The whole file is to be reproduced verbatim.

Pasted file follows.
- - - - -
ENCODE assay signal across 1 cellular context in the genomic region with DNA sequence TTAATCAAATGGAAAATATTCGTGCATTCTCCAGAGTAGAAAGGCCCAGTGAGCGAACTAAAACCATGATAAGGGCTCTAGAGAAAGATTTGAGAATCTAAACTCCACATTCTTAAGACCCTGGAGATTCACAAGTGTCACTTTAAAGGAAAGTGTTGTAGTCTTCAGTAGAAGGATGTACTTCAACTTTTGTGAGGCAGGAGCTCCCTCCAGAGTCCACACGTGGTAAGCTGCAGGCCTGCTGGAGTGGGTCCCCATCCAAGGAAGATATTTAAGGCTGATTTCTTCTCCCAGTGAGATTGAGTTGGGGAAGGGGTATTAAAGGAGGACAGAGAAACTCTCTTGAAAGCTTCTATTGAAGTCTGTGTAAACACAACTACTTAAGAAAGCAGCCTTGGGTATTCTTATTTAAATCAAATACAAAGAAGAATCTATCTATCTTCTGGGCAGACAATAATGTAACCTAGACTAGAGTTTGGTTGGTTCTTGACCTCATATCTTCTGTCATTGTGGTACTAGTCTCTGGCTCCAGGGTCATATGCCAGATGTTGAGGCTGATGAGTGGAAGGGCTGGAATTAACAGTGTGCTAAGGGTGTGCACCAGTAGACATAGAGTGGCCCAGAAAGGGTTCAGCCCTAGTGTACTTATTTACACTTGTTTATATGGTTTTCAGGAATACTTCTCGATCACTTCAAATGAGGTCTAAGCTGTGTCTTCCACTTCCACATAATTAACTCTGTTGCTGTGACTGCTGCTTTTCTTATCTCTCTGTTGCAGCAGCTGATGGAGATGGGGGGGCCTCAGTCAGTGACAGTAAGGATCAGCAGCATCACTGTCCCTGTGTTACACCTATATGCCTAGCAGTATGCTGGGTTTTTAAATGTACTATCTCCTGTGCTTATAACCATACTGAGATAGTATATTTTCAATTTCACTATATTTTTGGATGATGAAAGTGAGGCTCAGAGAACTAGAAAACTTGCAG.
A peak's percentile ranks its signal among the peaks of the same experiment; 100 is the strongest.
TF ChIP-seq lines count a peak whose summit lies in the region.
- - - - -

ENCODE assay signal across 1 cellular context in the genomic region with DNA sequence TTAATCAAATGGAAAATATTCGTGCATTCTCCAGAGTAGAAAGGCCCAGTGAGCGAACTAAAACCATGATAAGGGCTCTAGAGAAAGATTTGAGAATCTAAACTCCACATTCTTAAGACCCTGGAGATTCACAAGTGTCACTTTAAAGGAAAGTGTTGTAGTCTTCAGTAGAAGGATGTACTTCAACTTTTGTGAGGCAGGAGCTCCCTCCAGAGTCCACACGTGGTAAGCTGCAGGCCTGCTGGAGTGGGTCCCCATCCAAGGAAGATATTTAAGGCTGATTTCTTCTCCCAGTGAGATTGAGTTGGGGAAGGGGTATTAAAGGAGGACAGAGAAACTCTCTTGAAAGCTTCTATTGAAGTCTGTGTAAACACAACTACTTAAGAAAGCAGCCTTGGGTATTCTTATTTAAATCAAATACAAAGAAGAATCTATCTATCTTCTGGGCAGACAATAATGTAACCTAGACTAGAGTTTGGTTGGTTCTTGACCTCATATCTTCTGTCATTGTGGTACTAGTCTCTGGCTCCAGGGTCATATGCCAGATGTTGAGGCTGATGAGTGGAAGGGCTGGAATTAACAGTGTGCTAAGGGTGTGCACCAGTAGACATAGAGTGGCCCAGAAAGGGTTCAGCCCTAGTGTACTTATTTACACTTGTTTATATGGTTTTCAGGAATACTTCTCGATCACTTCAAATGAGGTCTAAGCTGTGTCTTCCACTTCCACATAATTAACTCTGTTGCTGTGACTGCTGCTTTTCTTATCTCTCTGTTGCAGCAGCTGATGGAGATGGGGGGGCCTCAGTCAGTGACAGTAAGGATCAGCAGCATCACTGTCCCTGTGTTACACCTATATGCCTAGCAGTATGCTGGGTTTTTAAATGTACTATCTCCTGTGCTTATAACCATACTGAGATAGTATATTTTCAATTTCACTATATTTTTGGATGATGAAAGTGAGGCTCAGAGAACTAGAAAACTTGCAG.
A peak's percentile ranks its signal among the peaks of the same experiment; 100 is the strongest.
TF ChIP-seq lines count a peak whose summit lies in the region.